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Monday, October 17, 2011

Over 50 Cops Clear Westlake Occupation, Make Eight Arrests

Posted by on Mon, Oct 17, 2011 at 8:34 AM

Scores of police officers surrounded the protesters in Westlake Park at 6:00 a.m. with barricades and told them to pick up their belongings or face arrest, Goldy reports. Eight were arrested. It ends the largest encampment of the Occupy protests in Seattle since they began nearly three weeks ago.

occsea_westlake_mon.10.17.JPG
  • Goldy

Parks officials are now cleaning up the tents, the sleeping bags, and other occupation paraphernalia. No tents remain standing, Goldy continues, and parks officials have confiscated several tents. They gave protesters a phone number they could call to recover their belongings.

With about 36 police still on the scene, protesters have convened for a general assembly and the intent, apparently, is to attempt another occupation of Westlake Park tonight.

 

Comments (14) RSS

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1
arrest Goldy while you are at it!
Posted by Arrest Goldy Too, Please on October 17, 2011 at 8:43 AM · Report this
Will in Seattle 2
Any banking CEOs arrested today?
Posted by Will in Seattle http://www.facebook.com/WillSeattle on October 17, 2011 at 8:57 AM · Report this
Renton Mike 3
I wonder if fines will have to be paid to get the tents back. I also wonder how many of those fines will be more than the tent is worth.
Posted by Renton Mike on October 17, 2011 at 9:01 AM · Report this
4
@3 Tents rights!
Posted by Tents for Events on October 17, 2011 at 9:11 AM · Report this
5
It's interesting to me the continuous criticism of Occupy Seattle by slog/stranger readers/commenters.

I know it's fine and dandy to poke fun at stuff, and I know Seattle has had its issues (we are a mess, not just with OS, and this includes y'all), and I know the internet makes you smart, and the stranger fuels sarcasm of course..

..but if you have any interest or ideas on how things should be done better, and you think you could be interested in the movement "except for these things...", I would like to encourage YOU to go out to the site(s), talk to people, participate, throw in some ideas, debate, get some thoughts flowing, affect things, make some bad choices in hindsight that then get poked at in the Stranger :), etc

Anyway, good morning.
Posted by zimbo on October 17, 2011 at 9:20 AM · Report this
Dr_Awesome 6
Zimbo, well-said and thank you. I cannot join the protest but I thank you and all the others for what you are doing.
Posted by Dr_Awesome on October 17, 2011 at 9:37 AM · Report this
7
It's only going to get rebuilt, & bigger. Every time the state over-reacts more people become aware of what is happening in this country. The world is watching.
Posted by kyetaka on October 17, 2011 at 11:01 AM · Report this
8
@2

No. Ya know why? They didn't break the law.

Maybe banks do need tighter regulation, but they were in the vast majority of cases operating within regulatory bounds with Credit Default Swaps and other artificially securitized instruments and faulty mortgage practices and so on.

No, they shouldn't have been bailed out. But oddly the wacky left seems to have forgotten that rather than partner with their senile Uncle Sam the vast majority of banks already have paid back bailout money. Many of them took it intitially under federal duress anyway.

Argue for tighter lending standards, or the elimination of FDIC insurance for investment banking or other regulatory fixes. But lying about whether these folks comitted crimes when the protestors were arrested for obviously criminal behavior is just idiotic.
Posted by Seattleblues on October 17, 2011 at 11:03 AM · Report this
9
@7

Let it watch.

First, we don't run the United States for Asia or Africa or Europe, so I could give a damn what they think. When Greece and Italy are in financial trouble for their stupid socialist policies, criticising how we do business seems dicey at best, quite frankly.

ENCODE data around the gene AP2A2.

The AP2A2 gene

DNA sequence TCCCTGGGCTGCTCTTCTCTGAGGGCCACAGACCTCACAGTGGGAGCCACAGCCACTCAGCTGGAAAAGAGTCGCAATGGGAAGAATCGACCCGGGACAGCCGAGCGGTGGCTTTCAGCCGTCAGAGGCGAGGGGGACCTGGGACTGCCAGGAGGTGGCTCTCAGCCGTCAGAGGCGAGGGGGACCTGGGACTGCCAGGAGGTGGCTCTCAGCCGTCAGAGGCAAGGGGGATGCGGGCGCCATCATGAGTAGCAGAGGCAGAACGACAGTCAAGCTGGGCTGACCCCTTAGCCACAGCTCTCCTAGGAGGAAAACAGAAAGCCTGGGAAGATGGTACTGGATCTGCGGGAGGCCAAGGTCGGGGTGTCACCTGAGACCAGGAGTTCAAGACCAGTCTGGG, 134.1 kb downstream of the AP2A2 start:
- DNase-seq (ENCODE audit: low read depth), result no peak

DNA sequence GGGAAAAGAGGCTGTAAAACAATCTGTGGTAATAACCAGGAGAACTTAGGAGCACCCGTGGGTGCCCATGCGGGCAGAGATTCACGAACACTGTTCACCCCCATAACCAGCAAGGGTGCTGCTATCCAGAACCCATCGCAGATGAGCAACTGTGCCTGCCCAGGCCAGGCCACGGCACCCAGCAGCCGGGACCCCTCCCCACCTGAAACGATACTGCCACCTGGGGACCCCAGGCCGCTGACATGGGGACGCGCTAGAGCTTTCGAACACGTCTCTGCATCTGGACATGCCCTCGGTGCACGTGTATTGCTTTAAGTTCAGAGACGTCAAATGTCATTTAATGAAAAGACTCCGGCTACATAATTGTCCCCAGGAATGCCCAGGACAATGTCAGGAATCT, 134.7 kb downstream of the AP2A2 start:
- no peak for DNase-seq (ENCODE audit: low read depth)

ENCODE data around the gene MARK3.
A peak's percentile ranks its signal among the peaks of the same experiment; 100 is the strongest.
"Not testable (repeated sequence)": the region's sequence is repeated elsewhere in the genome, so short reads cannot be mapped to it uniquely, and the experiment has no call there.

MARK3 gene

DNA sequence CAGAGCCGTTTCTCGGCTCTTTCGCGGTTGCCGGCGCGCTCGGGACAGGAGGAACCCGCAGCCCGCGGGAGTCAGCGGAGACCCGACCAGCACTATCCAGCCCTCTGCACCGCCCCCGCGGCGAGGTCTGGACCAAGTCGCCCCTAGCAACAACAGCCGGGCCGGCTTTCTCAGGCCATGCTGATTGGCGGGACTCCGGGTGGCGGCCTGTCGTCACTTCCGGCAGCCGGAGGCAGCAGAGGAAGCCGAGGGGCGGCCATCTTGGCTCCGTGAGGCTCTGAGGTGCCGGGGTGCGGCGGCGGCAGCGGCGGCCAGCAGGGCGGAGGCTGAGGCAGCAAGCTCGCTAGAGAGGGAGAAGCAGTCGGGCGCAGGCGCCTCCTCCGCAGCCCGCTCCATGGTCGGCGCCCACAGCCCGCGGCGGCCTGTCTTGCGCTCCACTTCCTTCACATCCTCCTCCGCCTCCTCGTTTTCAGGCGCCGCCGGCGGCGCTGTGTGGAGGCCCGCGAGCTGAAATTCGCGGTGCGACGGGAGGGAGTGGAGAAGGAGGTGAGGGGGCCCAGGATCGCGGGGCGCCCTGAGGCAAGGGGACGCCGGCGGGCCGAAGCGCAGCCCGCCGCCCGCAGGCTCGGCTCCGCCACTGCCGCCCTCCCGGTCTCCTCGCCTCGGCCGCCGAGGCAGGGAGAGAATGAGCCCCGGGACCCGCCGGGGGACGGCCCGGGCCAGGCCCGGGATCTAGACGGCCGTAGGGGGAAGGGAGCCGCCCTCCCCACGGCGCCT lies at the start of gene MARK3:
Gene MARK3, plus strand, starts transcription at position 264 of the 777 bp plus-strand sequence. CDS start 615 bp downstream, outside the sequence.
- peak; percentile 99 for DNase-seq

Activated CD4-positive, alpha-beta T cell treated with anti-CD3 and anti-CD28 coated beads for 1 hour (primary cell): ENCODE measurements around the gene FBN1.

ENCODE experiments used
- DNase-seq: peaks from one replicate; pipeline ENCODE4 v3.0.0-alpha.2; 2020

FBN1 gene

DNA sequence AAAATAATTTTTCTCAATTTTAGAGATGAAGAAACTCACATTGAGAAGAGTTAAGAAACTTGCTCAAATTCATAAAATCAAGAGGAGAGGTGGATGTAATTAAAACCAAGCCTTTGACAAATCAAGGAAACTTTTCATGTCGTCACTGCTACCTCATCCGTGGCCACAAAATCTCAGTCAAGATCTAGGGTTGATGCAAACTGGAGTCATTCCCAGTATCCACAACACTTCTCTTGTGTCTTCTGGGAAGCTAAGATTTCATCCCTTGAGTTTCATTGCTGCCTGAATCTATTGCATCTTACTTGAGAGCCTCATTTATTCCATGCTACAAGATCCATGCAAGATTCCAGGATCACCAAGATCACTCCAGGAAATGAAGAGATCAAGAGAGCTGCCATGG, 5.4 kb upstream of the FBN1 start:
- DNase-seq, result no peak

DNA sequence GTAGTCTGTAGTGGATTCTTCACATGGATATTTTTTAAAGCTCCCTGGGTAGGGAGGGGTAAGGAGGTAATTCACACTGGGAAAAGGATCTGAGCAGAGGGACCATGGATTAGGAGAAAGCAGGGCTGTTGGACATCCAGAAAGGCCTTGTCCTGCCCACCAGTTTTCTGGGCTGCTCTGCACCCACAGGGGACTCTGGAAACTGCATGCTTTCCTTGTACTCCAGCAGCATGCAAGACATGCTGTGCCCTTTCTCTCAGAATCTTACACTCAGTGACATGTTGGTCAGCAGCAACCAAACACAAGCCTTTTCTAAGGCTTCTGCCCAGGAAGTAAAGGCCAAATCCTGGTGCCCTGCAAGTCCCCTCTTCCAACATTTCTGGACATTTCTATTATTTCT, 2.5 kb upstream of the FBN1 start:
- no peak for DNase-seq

Second, Key Arena would make an excellent holding facility for all the criminals downtown illegally blocking public access to public spaces. Arresting the whole lot of them has numerous benefits. The National Guard and police would get invaluable practice in urban disorder suppression. Fines would fill city coffers. And downtown wouldn't be filled with dirty hippy trash. And their tents.

Win win for all decent Americans, and the scum downtown would be treated as the criminal trash they are.
Posted by Seattleblues on October 17, 2011 at 11:09 AM · Report this
10
Um, Seattleblues, why the name calling? You call these Americans, who are exercising their right to peaceably assemble to petition the gov't for a redress of grievances, names such as "criminals", "scum", "hippie trash" and "criminal trash". You seem to have no objection to rounding these patriotic Americans up and depriving them of their rights. What's next in your dream playbook? Another Auschwitz to get rid of 'em for good?

In other news, your assertion that the majority of banks have paid back bailout money is misleading. The majority of banks have settled up, but you don't mention that less than HALF of the bailout money has been paid back:
http://projects.propublica.org/bailout/l…

Oh, and what about the criminal lead-up to TWO unnecessary wars that helped turn Clinton's surplus into huge debt, all while padding the pockets of the military industrial complex? Why are thousands of reputable scientists, engineers, and architects calling for a re-investigation of the events of 9/11 to determine whether it was an inside job? (even if it wasn't an inside job, the response to intel and events unfolding that day could be described as criminally negligent). Why was Saudi Arabia given a free pass when most of the 9/11 hijackers Saudi nationals? Also, did you have any problem when Reagan gave weapons to the Mujahideen that would eventually be used to kill and maim our own men and women? You rip Greece and Italy for their "stupid socialist policies" and probably don't even have the sense to see our very own military and police as "socialist" in nature.

I'm tired of my tax dollars being squandered on military and police policy I don't agree with, and yet I have nearly NO choice but to pay up, lest I be put in prison. I'd call that kind of coercion "socialist" for certain. So what it comes down to is what flavor of socialism you and I each favor.

And, no matter how much you may want to lump everyone into simple categories, every single "occupy" protester has their own individual reasons for being there. If you actually get past your apparent prejudice and pay attention, you might even agree with some of them.